The FDA has granted a fast track designation to gene therapy product candidate AAV-CNGB3 for the treatment of achromatopsia caused by mutations in the CNGB3 gene.
The US Food and Drug Administration (FDA) has granted a fast track designation to MeiraGTx Holdings Plc’s gene therapy product candidate—AAV-CNGB3—for the treatment of patients with achromatopsia caused by mutations in the CNGB3 gene.
Currently, no effective treatments are available to combat the disease.
“We are thrilled by this designation and the continued recognition by the FDA of AAV-CNGB’s potential to become a much-needed treatment option for achromatopsia patients suffering from this debilitating disease,” MeiraGTx’s president and chief executive officer Alexandria Forbes, PhD, said in a recent statement.
Achromatopsia, according to the National Institutes of Health’s Genetics Home Reference, is characterized by either a partial or total absence of color vision; those with the rare, inherited retinal disease only see in black, white, and shades of gray. Many individuals with the disease are legally blind from birth and suffer from extreme sensitivity to light and involuntary eye movements, as cone photoreceptors in the eye are prevented from functioning properly. The investigational gene therapy works to restore cone function via subretinal injection.
MeiraGTx is currently in the process of conducting a phase 1/2 clinical trial in adult and pediatric patients designed to assess the safety and effectiveness of AAV-CNGB.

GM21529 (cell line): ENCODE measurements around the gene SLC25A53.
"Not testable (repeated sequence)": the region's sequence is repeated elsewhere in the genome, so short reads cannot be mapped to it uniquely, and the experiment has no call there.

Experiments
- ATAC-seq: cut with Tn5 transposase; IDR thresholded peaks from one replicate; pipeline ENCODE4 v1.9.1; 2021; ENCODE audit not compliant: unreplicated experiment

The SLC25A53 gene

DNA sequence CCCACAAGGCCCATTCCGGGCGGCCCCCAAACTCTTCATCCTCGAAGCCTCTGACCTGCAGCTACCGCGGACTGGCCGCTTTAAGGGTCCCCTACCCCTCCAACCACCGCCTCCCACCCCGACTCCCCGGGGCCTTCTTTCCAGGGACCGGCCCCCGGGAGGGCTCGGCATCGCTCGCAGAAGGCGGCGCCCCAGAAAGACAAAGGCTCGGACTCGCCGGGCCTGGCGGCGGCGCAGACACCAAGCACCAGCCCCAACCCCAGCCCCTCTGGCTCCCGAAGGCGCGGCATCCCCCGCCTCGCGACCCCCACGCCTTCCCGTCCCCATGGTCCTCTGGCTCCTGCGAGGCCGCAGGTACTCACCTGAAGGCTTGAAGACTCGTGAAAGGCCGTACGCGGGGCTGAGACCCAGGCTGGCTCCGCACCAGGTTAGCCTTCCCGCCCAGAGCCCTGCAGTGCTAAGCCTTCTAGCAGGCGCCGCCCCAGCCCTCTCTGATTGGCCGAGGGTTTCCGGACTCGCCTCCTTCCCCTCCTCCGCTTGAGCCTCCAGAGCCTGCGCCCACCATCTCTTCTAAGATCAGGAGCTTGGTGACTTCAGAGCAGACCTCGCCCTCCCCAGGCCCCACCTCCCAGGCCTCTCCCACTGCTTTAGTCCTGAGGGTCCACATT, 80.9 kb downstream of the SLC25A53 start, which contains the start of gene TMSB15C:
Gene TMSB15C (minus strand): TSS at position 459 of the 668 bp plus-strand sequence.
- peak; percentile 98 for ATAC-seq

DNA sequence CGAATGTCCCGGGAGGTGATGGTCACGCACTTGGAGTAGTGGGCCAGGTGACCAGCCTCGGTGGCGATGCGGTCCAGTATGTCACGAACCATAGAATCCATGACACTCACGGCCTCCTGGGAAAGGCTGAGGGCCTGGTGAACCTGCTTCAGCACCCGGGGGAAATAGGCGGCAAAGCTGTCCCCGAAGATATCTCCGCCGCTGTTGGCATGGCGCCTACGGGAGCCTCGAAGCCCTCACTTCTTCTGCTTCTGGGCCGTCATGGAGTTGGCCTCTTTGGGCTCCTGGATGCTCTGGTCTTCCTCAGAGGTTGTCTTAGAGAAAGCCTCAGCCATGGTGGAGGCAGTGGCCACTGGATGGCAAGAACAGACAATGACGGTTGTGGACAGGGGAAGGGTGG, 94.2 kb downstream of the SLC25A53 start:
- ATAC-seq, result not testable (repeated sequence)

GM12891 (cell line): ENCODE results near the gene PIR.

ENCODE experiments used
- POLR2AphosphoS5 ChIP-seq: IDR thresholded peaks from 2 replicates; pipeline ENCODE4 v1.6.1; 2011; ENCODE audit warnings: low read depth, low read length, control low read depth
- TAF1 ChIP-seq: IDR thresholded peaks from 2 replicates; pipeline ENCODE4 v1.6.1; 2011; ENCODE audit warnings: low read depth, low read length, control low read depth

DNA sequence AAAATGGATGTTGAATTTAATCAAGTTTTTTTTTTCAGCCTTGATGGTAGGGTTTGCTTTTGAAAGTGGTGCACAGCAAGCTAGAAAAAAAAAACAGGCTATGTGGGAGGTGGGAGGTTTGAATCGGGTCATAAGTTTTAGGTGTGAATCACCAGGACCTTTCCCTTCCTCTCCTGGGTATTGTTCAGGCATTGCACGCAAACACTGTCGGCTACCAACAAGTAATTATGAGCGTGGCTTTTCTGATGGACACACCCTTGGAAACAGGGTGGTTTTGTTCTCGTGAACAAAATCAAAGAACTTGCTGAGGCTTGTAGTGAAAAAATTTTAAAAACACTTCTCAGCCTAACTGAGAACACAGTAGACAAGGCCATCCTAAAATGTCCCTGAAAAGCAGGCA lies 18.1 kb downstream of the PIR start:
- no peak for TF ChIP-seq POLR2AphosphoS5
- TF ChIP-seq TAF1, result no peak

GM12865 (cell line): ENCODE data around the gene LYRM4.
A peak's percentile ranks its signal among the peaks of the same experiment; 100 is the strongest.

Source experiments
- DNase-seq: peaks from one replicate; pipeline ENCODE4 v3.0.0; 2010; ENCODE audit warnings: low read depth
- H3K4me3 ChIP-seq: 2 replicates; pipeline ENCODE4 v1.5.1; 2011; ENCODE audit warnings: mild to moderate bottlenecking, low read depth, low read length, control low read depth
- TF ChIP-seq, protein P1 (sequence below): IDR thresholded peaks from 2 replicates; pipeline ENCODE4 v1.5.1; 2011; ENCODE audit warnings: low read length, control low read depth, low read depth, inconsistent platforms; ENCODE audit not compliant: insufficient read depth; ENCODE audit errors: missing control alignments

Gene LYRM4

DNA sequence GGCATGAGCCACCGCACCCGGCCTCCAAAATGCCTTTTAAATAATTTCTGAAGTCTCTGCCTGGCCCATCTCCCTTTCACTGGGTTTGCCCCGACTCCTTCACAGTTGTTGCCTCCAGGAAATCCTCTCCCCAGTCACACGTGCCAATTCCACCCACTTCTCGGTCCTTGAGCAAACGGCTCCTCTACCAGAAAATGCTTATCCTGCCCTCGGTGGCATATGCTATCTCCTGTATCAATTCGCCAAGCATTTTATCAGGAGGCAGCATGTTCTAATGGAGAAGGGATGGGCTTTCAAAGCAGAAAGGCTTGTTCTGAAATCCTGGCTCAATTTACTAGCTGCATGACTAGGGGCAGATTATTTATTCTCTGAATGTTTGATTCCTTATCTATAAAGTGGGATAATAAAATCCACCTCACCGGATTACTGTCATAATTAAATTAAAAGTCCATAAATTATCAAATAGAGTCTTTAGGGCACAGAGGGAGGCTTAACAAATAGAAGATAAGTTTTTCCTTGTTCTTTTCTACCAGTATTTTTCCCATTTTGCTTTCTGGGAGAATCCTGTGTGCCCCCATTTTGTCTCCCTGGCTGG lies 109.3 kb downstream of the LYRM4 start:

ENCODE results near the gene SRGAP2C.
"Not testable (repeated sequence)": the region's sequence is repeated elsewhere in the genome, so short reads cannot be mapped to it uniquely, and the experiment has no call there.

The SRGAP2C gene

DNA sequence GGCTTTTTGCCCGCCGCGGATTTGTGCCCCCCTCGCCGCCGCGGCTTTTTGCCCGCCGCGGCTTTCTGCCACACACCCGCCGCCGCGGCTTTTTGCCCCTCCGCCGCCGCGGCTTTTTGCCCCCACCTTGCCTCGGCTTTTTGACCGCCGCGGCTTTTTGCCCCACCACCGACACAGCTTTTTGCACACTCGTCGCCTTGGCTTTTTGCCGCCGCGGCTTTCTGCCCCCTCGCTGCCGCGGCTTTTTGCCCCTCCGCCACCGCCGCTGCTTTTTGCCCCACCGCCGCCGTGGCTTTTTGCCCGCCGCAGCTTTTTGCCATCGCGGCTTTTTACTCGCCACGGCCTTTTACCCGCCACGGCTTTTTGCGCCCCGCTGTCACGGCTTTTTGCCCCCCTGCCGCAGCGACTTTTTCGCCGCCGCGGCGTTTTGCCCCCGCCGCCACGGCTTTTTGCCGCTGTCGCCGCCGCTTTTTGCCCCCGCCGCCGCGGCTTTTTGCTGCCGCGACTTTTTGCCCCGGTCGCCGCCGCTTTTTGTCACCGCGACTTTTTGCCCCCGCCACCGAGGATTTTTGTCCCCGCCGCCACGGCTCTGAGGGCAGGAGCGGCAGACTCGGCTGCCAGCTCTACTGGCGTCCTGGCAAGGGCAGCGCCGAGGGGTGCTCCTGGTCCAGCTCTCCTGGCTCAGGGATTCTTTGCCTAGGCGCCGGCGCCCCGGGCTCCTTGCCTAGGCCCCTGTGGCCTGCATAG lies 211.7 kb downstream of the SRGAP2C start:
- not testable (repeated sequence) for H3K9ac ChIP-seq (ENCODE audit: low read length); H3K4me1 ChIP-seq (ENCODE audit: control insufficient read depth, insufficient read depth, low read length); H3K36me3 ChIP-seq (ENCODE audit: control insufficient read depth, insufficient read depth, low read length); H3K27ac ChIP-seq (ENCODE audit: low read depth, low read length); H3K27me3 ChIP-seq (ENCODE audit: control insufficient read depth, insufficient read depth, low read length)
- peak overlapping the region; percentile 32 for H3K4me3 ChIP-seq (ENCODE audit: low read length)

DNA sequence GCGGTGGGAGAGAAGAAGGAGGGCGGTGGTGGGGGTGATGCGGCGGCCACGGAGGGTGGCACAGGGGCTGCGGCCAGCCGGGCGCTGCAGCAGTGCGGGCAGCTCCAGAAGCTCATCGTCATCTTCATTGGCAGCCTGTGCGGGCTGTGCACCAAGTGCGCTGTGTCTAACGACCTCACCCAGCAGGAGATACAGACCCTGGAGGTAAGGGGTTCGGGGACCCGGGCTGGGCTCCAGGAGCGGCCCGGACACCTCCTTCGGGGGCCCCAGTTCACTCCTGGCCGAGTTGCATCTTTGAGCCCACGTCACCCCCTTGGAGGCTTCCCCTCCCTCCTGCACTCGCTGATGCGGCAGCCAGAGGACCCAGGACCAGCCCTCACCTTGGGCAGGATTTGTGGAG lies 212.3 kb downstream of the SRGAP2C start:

For the dose escalation phase of the trial, 18 adult participants will be given 1 of 3 different escalating doses of the therapy—a single low dose, a single medium dose, or a single high dose of range AAV-CNGB. After investigators are able to establish an acceptable dose in adult participants, they will then treat up to 9 children.
The primary outcome measure for the trial is the incidence of adverse events associated with the treatment, with safety defined as the absence of related safety events, while the secondary outcome measures include improvement of visual and retinal function and improvement in quality of life at 6 months.
To date, 14 patients have been treated; eleven adult patients have been treated with the therapy in the 3 dose escalation cohorts and 3 pediatric patients have received the treatment in the extension phase of the study. By the second half of 2018, MeiraGTx anticipates that they will complete dosing of up to 8 pediatric patients.
Additionally, investigators are also conducting an ongoing natural history study, in which they will follow upwards of 90 patients with achromatopsia for the duration of 5 years. During this time, they will be collecting data pertaining to the structure and function of the participants’ eyes.
Previously, the gene therapy has received an orphan drug designation from the FDA as well as an orphan medicinal product designation from the European Medicines Agency (EMA); furthermore, AAV-CNGB3 was also granted a rare pediatric disease designation by the FDA and PRIME designation by the EMA for treatment of patients with achromatopsia caused by mutations in the CNGB3 gene.
Related Content:FAST: Foundation for Angelman Syndrome Therapeutics | News | Rare Disease Report®